Myriapod

See Centipede.

Myrmeleon

See Ant Lion.

Myrmidones

Myrmidones, an ancient Achaean race of Phthiotis in Thessaly. According to the legendary account, they originally came from Aegina, where, at the request of Aeacus, Jupiter changed all the ants (/nvpjur/Keg) of the island into men, who from their origin received the name of Myrmidones. They subsequently followed Peleus into Thessaly, and accompanied his son Achilles in the expedition against Troy. Other legends make them the descendants of Myrmidon, a son of Jupiter and Eurymedusa, whom the god deceived in the disguise of an! ant. They do not appear in authentic history. From them is derived the word mvrmidons, designating a band of rough soldiers or ruffianly marauders devoted to the will of a leader.

Myron

Myron, a Greek sculptor, born in Eleuthe-rae, Boeotia, about 480 B. C. Besides representing the human figure in difficult attitudes, he modelled animals with success. His masterpieces were nearly all in bronze. The most celebrated were his Discobolus, or quoit player, and his "Cow." There are several marble Discoboli still extant, copies of the original. Of his other works, perhaps the most famous were his colossal statues of Jupiter, Minerva, and Hercules at Samos, which were carried off by Mark Antony. Augustus restored Minerva and Hercules to the Samians, retaining only Jupiter, which he placed in the capitol.

N. Y New Brighton

See Staten Island.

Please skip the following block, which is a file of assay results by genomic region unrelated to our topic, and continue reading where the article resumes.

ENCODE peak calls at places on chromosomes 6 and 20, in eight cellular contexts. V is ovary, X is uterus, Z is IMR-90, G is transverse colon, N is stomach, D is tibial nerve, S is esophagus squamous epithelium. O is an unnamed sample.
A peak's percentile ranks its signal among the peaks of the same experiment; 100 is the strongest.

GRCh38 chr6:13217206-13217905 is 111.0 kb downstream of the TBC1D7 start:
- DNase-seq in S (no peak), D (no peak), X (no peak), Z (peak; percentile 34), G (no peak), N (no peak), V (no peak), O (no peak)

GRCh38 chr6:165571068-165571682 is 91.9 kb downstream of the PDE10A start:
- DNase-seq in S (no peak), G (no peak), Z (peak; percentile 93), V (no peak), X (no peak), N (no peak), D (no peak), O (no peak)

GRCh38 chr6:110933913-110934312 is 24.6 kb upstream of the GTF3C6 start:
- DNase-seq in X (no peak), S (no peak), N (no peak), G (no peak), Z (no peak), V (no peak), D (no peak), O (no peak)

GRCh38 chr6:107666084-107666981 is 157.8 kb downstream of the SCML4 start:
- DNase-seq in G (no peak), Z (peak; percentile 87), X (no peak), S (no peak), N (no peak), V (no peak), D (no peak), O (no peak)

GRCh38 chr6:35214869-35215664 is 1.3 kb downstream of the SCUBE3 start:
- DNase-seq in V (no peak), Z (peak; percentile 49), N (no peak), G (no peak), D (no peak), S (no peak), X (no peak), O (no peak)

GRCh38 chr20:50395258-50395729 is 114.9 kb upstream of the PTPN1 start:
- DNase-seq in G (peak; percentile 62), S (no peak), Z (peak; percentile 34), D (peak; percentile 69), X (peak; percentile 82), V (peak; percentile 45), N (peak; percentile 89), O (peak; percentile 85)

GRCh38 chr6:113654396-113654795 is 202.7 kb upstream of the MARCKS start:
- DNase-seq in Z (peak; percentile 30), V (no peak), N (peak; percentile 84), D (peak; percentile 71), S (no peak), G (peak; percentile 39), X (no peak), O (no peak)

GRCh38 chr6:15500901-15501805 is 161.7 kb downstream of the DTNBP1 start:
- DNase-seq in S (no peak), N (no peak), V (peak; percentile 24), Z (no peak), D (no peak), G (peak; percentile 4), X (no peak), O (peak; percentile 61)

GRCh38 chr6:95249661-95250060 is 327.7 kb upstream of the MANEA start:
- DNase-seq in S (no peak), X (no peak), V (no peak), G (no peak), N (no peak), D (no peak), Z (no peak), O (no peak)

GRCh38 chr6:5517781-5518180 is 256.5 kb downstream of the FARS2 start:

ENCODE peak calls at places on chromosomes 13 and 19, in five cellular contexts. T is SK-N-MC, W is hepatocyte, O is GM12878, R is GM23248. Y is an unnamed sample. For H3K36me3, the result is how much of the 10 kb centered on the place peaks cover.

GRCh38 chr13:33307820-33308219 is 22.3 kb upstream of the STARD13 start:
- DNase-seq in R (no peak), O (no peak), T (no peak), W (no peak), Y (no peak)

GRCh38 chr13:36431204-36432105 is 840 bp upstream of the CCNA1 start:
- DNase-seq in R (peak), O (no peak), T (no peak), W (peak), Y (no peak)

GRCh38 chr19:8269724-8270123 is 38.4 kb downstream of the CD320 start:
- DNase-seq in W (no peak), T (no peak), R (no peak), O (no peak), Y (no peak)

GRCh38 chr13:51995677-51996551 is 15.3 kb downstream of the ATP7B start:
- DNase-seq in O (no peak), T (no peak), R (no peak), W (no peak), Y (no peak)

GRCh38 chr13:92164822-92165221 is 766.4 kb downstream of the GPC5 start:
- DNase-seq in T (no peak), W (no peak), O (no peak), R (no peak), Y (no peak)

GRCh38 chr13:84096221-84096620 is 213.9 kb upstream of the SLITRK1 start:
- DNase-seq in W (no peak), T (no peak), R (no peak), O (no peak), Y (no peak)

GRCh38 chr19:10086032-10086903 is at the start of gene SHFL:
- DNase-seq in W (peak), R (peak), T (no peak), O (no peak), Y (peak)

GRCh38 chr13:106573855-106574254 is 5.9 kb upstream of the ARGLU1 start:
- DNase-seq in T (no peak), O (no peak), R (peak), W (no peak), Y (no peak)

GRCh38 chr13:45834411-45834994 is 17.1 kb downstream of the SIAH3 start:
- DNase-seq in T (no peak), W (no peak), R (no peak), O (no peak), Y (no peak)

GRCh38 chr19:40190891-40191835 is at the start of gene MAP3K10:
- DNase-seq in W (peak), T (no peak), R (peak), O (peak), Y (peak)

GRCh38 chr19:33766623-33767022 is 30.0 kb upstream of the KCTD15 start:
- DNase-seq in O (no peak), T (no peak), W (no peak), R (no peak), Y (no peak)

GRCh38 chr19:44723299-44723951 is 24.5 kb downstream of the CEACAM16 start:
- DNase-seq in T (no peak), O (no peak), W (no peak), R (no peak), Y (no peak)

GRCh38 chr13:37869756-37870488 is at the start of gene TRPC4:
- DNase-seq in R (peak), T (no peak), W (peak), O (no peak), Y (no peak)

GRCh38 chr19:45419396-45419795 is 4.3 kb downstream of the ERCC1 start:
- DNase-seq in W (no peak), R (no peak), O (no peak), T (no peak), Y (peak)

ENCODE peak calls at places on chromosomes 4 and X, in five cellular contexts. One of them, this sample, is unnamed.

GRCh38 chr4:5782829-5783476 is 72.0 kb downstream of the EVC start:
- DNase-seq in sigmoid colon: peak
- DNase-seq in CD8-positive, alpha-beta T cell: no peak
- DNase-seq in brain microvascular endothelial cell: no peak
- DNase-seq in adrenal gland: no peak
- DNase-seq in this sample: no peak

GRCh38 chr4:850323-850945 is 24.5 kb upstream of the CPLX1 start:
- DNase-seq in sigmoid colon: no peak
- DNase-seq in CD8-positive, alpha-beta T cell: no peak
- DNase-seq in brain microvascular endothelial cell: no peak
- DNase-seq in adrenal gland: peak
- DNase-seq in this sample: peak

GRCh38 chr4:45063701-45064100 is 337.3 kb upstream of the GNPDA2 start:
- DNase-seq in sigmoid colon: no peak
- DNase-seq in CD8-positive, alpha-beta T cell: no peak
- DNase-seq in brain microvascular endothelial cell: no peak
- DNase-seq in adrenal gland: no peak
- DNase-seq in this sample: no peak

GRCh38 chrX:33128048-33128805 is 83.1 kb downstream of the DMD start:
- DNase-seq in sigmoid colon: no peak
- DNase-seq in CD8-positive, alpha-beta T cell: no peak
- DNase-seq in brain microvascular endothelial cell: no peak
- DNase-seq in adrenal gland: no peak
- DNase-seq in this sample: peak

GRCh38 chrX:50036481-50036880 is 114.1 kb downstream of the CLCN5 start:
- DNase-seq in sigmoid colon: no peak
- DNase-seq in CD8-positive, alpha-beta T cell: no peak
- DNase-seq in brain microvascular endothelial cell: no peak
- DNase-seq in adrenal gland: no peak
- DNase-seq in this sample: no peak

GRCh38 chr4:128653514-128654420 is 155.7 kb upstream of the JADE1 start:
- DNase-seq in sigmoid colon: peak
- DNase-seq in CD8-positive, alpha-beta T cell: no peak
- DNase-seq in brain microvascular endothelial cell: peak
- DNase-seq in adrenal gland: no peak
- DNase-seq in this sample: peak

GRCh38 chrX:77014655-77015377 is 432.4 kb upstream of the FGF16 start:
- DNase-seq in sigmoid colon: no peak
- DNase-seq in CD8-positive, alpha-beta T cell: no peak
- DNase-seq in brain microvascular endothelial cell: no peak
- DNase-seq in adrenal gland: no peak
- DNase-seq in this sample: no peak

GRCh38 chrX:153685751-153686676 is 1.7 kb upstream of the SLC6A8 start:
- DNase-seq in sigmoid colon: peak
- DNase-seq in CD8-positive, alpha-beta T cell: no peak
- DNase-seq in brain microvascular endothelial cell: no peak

N. Y Stillwater

See Saratoga, Battle OF.

N. Y Williamsburgh

See Brooklyn.

Nabatheans

See Edom.

Nablus, Or Nabulns

Nablus, Or Nabulns, a town of Palestine, 30 m. N. of Jerusalem; pop. estimated at from 10,000 to 20,000, among whom are about 1,000 Christians and 200 Samaritans. It is situated in a valley at the base of Mt. Gerizim, and is supposed to occupy the site of the ancient She-chem. When restored by the Romans in the reign of Vespasian, it received the name of Neapolis, of which its modern name is a corruption. In the Samaritan synagogue are several valuable manuscripts, the most important of which is the copy of the Pentateuch known as the Samaritan codex. Nablus has important manufactures, especially of soap.

Nabob

Nabob (Hind, nawaiib), a title of office in India, applied during the Mogul empire to the imperial lieutenant or viceroy of a province. The word is the plural of naib, prince, it being a custom of the natives to address all great men in the plural number. As the power of the emperors declined, their deputies became independent. They made war upon each other, and the country was perpetually disturbed by their contentions. The English, availing themselves of these dissensions, reduced them in detail to mere pensioners on their bounty. - In the English language the word nabob signifies a man who has acquired great wealth in the East.

Nacogdoches

Nacogdoches, an E. county of Texas, bounded S. W. by the Angelina river and E. by the Attoyac, which unite at the S. E. corner; area, 886 sq. m.; pop. in 1870, 9,614, of whom 3,275 were colored. It has an undulating surface, occasionally hilly and broken, and generally well timbered. The soil varies greatly, but is mostly fertile, cotton and corn being the principal crops. Good iron ore exists. The chief productions in 1870 were 217,861 bushels of tndian corn, 16,515 of barley, 35,113 of sweet potatoes, 4,531 bales of cotton, 62,334 lbs. of butter, and 5,490 gallons of sorghum molasses. There were 1,971 horses, 3,607 milch sows, 9,563 other cattle, 2,470 sheep, and 16,089 swine. Capital, Nacogdoches.